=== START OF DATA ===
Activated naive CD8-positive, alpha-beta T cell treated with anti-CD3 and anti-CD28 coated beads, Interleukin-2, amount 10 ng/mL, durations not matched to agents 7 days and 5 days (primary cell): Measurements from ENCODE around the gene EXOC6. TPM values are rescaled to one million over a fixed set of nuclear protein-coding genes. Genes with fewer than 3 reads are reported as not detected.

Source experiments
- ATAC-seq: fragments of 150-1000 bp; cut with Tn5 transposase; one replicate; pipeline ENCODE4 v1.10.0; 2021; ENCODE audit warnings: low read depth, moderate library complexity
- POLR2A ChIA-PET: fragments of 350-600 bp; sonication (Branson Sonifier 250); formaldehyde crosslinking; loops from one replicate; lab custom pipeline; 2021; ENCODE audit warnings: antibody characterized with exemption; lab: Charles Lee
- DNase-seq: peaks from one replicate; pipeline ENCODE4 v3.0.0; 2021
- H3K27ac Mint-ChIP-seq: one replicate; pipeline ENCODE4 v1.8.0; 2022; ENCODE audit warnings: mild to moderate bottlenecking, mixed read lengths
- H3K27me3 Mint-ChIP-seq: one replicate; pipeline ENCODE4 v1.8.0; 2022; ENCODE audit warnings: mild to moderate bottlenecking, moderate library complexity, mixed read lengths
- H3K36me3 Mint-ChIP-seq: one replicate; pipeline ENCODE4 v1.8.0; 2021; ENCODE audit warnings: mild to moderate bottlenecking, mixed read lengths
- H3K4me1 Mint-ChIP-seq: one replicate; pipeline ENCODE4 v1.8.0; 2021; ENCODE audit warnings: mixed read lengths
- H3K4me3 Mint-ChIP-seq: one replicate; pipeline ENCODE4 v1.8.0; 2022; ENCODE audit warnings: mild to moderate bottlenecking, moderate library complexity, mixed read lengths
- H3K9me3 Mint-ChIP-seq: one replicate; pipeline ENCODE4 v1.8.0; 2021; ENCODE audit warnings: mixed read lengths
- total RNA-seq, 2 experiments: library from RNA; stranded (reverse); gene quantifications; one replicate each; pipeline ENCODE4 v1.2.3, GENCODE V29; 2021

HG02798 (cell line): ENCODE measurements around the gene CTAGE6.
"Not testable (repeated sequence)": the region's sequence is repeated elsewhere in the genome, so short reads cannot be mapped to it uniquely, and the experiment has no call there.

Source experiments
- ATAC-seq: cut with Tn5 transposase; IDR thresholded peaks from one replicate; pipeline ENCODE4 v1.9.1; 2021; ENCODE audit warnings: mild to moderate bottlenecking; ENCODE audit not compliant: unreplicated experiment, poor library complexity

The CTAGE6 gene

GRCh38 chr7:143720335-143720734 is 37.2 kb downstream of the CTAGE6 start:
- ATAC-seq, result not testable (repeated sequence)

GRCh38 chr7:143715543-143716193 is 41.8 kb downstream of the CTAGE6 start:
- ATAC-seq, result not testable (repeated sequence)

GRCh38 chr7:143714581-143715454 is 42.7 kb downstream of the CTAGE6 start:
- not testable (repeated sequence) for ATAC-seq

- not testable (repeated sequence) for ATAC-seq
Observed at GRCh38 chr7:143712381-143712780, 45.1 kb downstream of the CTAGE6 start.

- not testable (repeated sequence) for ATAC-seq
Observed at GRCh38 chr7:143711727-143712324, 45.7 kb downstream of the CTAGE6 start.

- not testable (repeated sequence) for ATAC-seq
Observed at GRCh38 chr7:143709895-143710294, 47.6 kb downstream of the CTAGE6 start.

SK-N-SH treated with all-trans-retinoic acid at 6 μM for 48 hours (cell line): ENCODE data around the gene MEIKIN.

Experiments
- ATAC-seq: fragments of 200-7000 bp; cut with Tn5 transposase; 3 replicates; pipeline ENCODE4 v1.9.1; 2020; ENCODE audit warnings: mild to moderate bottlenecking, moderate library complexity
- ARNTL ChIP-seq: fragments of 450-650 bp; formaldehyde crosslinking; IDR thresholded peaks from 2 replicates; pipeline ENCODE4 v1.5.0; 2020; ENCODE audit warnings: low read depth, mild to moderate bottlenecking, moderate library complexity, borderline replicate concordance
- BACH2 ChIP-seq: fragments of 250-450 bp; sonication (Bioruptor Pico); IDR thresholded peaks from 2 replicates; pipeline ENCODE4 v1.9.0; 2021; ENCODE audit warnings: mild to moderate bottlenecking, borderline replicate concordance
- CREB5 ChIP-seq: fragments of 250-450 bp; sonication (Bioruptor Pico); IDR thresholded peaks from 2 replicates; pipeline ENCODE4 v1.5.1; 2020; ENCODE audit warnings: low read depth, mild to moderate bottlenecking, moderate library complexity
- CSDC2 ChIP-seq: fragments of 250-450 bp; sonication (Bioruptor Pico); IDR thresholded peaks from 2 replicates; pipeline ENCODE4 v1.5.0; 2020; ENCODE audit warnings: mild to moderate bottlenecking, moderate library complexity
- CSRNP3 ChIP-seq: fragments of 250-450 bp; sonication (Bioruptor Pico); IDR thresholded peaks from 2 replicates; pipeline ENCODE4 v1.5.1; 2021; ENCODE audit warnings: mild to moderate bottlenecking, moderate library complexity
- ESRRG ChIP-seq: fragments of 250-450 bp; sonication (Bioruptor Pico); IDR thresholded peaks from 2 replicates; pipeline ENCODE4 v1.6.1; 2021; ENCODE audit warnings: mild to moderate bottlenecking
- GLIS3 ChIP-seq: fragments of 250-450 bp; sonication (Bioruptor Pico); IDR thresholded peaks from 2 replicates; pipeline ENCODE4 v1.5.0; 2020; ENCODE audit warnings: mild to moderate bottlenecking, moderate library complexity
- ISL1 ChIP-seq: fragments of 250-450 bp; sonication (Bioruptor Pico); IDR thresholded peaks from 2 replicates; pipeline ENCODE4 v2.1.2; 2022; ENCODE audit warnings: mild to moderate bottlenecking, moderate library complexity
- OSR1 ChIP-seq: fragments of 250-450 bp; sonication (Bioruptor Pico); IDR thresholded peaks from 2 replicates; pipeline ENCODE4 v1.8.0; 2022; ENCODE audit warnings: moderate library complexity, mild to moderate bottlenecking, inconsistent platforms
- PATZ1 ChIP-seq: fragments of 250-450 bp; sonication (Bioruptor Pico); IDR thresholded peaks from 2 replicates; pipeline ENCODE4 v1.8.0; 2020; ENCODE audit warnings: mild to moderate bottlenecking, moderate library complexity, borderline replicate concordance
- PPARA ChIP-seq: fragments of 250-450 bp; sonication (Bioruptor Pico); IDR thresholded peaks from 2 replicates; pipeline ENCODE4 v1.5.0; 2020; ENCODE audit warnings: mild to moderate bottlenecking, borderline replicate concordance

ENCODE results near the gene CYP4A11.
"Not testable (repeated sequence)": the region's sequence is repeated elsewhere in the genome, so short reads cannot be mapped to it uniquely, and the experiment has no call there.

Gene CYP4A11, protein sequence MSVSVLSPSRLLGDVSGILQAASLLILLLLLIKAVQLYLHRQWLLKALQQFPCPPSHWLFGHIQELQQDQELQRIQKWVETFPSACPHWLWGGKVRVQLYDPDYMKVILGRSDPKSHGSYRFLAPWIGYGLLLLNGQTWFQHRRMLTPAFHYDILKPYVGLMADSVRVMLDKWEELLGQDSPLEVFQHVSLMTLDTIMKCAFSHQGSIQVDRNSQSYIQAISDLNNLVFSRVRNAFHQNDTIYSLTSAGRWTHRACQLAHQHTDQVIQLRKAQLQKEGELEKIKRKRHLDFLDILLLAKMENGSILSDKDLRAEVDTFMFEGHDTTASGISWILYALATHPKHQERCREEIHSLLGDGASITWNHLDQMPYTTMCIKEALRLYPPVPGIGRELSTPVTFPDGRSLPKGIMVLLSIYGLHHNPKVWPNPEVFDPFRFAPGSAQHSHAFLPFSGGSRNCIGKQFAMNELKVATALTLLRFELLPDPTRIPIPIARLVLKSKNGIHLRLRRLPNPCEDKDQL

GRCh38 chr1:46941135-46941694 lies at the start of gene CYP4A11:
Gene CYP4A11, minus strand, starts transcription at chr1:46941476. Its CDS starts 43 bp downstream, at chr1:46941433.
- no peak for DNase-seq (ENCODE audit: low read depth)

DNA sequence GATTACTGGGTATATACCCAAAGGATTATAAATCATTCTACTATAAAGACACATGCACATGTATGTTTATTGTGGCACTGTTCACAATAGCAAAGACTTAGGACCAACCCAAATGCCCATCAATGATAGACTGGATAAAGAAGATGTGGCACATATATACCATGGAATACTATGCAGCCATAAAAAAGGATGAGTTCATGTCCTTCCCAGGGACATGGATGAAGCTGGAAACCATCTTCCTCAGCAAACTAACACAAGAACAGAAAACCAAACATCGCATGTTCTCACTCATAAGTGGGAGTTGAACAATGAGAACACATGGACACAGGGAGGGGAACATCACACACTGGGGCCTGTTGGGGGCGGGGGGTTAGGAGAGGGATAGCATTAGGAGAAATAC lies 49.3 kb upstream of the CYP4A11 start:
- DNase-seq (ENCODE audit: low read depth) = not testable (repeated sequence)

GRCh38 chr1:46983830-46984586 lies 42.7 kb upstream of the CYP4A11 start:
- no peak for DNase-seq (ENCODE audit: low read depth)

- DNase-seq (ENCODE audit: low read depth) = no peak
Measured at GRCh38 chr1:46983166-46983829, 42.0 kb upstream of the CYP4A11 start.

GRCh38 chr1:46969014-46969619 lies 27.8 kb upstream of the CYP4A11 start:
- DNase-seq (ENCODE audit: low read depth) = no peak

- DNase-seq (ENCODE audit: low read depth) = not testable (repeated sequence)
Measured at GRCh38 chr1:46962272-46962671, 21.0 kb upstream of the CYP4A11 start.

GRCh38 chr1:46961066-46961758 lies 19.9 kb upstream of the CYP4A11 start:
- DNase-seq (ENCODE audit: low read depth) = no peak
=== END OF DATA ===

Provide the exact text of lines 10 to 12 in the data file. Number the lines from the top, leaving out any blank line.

- H3K4me3 Mint-ChIP-seq: one replicate; pipeline ENCODE4 v1.8.0; 2022; ENCODE audit warnings: mild to moderate bottlenecking, moderate library complexity, mixed read lengths
- H3K9me3 Mint-ChIP-seq: one replicate; pipeline ENCODE4 v1.8.0; 2021; ENCODE audit warnings: mixed read lengths
- total RNA-seq, 2 experiments: library from RNA; stranded (reverse); gene quantifications; one replicate each; pipeline ENCODE4 v1.2.3, GENCODE V29; 2021